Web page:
Check out some of our other investment blog posts:
Long Term Care is not something that we rush to buy. Before you delay it too long, you may want to consider how the denial rate goes up with age. If you wait too long you may not be able to get it. Review the information at both the LongTermCare.gov and the AALTCI web site for a broader understanding of these topics.
Spend out of your own funds. You need to make sure that there will be enough. Consult a financial planner to make sure that this is the case
Medicaid planning. With this method you would be putting your asset in a trust that would shelter them from the government. Medicaid would end up paying for long term are. This is a complicated procedure that requires careful financial and legal planning.
Long Term Care insurance. With this method, a senior can shift the responsibility for long term care expenses to a third party.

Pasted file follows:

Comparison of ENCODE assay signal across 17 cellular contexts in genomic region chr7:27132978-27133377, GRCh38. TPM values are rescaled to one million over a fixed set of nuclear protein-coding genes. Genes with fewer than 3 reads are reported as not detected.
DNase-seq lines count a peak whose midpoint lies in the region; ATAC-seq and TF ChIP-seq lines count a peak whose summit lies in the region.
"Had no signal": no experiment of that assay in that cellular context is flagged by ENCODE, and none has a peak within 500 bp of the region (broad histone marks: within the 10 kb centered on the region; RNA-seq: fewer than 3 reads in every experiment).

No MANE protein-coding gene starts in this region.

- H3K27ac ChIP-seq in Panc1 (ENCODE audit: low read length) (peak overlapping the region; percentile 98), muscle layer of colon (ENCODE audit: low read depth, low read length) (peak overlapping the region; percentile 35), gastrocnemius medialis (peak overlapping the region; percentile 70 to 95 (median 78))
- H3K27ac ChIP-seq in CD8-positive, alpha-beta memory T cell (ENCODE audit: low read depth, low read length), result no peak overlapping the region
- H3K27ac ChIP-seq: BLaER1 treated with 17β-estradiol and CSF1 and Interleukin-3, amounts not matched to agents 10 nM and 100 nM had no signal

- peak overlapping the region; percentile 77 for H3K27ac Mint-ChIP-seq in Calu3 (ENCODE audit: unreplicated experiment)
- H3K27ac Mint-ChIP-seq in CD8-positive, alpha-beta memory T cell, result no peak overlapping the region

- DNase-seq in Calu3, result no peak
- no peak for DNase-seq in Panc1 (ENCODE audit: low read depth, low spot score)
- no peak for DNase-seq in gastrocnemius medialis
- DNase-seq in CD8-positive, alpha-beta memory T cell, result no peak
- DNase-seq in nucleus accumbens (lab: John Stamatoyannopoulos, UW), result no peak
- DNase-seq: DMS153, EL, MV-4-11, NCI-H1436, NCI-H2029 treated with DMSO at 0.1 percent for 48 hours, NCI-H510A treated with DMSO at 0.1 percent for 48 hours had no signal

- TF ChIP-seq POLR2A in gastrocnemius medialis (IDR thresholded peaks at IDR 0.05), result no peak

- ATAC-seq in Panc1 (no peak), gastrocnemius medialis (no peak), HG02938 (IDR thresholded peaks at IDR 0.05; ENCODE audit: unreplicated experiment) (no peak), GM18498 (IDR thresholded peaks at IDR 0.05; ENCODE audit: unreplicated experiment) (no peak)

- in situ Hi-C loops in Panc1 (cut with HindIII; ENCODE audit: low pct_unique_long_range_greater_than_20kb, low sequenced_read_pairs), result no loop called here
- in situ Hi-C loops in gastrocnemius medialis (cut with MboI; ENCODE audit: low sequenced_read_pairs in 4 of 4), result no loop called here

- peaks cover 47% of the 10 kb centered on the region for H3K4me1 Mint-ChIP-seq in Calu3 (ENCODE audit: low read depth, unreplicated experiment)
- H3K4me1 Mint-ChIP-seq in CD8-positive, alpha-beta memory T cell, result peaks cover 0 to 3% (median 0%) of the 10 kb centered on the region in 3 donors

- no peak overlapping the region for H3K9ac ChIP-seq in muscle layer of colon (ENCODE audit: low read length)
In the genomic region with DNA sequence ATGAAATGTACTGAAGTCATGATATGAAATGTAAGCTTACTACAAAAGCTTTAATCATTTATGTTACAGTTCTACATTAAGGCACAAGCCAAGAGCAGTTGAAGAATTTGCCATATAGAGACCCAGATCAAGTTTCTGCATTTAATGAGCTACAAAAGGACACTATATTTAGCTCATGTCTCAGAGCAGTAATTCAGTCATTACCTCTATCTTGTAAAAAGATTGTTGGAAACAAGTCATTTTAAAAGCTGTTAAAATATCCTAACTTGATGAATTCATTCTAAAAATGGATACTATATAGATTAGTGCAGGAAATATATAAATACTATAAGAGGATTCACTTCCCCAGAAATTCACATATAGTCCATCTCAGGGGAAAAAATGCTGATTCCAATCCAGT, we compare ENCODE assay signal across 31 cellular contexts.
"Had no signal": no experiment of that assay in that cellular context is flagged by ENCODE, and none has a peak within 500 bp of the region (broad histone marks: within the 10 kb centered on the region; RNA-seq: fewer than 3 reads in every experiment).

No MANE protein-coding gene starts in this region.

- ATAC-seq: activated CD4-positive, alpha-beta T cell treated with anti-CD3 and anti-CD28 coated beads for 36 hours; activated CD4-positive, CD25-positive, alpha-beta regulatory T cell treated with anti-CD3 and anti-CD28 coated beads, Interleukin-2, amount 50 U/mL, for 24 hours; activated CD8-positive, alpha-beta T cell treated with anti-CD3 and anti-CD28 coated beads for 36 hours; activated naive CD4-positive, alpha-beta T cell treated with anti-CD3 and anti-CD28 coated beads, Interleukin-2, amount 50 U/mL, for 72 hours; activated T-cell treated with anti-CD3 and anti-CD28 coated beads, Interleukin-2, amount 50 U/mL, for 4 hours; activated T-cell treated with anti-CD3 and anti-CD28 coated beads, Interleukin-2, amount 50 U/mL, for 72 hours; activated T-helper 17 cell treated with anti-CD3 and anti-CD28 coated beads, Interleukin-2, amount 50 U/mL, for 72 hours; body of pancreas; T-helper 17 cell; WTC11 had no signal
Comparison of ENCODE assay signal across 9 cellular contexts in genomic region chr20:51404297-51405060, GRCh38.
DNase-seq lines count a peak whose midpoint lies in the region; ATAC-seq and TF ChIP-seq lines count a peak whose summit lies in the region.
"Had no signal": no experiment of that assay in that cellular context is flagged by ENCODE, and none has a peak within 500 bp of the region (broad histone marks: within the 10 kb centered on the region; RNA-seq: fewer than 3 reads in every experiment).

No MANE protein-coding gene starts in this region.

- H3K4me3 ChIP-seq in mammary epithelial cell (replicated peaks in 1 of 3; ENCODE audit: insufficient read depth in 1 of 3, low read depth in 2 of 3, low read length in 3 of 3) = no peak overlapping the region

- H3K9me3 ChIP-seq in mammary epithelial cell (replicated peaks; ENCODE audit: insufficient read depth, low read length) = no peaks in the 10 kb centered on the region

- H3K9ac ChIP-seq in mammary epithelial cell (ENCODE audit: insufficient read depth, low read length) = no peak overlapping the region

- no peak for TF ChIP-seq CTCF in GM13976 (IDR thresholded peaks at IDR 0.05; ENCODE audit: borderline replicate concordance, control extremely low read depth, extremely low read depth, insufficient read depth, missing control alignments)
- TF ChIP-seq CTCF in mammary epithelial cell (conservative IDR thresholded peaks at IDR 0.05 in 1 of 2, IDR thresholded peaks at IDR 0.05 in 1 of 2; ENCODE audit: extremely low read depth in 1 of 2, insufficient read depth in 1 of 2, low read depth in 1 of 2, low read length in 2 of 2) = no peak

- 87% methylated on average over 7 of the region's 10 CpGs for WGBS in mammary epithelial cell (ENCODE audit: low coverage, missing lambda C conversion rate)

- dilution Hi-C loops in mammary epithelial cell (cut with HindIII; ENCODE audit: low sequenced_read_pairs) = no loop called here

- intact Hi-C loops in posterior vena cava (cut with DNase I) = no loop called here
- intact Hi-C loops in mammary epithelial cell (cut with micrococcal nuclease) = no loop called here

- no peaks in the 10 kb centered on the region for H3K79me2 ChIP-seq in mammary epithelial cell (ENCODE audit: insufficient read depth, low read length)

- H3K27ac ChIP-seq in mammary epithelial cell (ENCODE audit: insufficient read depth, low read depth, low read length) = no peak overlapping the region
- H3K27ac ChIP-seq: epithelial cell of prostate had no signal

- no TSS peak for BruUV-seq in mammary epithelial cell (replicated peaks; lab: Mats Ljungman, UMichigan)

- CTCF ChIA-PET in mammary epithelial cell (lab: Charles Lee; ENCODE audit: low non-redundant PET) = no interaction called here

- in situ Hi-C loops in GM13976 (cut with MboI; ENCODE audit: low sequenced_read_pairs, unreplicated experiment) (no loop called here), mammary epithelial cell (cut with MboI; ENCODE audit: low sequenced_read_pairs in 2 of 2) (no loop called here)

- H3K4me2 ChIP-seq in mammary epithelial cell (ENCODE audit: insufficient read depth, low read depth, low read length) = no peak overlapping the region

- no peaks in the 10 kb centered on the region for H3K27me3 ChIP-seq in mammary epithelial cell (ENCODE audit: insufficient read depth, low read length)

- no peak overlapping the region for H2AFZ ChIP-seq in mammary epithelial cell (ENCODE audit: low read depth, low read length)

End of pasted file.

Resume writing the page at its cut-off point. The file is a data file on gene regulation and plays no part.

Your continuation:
A combination of the above. For instance many people end up using a combination of spending their own funds and long term care insurance.
Most Long Term Care Insurance Policies buy you a “Pool of Money” that can be used for home care, assisted living, nursing home and adult day care. Importantly, most seniors prefer to stay home as long as possible. Most long term care policies will pay for home care. For example, 40% of people buying a Long Term Care Policy bought a policy with 3-year of benefits (with an inflation rider) valued at $165,000. Costs and policy benefits vary greatly from company to company and policy to policy so close attention to detail is required as is a financial soundness assessment of the insurance company under consideration.
Wealth Management often ties in different disciplines. Planning for long term care needs to ensure that all the other parts of the retirement puzzle (investments, cash flow planning, other insurance, tax planning) are tied together.